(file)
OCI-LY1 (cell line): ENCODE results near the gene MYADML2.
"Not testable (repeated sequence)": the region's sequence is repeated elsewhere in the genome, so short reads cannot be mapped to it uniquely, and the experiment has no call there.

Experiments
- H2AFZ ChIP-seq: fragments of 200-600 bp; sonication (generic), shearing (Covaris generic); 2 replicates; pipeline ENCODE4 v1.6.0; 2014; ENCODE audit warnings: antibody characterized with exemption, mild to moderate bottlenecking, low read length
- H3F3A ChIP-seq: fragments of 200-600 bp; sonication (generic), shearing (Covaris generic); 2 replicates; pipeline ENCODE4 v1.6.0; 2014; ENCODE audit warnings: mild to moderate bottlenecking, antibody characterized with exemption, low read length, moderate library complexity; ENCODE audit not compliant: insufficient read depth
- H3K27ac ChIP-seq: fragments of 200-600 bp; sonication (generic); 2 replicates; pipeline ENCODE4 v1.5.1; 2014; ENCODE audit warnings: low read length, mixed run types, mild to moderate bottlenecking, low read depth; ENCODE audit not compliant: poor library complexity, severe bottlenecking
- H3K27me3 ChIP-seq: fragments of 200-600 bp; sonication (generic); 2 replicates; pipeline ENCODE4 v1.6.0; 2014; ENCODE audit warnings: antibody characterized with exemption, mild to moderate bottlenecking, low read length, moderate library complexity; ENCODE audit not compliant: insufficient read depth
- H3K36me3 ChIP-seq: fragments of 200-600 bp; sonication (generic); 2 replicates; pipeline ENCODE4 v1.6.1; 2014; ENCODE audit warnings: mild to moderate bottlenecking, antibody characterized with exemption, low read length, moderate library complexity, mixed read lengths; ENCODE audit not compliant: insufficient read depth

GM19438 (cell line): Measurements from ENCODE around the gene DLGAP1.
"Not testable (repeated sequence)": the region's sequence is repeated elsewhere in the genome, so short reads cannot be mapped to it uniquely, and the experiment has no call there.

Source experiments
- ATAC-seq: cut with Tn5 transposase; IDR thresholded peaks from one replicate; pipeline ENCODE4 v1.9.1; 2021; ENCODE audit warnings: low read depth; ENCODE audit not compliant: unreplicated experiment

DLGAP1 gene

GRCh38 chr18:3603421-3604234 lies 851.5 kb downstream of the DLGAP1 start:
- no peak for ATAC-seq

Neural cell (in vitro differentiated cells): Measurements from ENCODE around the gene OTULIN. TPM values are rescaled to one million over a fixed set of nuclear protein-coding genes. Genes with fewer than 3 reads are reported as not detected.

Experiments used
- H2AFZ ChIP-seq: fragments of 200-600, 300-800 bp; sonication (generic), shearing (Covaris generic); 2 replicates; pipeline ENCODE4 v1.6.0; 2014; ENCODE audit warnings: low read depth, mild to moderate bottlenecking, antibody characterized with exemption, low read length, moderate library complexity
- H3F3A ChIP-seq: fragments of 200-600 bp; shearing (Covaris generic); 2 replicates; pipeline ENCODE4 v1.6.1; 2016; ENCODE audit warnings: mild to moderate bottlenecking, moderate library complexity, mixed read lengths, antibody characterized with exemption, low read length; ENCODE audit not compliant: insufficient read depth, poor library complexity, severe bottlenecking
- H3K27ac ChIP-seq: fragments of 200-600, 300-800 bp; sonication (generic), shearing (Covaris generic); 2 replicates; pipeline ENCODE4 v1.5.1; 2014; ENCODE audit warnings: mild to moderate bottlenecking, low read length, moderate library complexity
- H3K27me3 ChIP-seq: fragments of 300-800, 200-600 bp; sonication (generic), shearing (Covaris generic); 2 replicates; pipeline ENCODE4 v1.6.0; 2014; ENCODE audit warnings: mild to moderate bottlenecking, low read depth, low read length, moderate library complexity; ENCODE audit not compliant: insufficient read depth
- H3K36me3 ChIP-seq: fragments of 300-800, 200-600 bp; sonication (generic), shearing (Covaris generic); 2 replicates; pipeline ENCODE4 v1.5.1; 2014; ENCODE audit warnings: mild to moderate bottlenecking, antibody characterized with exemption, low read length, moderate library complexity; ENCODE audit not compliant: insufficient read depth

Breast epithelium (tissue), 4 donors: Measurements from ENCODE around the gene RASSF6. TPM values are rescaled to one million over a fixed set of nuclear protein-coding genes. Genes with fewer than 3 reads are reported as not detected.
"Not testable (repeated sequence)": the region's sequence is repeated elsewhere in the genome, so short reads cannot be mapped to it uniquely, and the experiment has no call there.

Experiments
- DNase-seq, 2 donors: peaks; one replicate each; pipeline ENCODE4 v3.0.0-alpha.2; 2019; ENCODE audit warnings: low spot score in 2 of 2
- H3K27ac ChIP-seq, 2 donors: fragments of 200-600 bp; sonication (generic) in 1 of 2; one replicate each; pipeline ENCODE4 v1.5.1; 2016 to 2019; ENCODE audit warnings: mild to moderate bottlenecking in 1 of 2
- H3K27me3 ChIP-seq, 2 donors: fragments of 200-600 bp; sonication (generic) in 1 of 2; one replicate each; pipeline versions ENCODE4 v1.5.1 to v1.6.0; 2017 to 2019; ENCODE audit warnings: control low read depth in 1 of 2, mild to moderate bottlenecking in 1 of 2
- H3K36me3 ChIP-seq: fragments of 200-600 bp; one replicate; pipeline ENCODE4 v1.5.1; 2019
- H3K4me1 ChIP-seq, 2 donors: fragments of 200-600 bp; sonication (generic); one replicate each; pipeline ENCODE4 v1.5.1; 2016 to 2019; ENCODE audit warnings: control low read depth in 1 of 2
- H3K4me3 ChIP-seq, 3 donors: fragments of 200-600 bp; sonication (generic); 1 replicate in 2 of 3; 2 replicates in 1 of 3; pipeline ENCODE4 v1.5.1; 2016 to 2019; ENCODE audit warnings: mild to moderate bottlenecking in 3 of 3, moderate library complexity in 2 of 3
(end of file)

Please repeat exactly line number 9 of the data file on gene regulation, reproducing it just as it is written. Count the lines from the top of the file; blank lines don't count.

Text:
GM19438 (cell line): Measurements from ENCODE around the gene DLGAP1.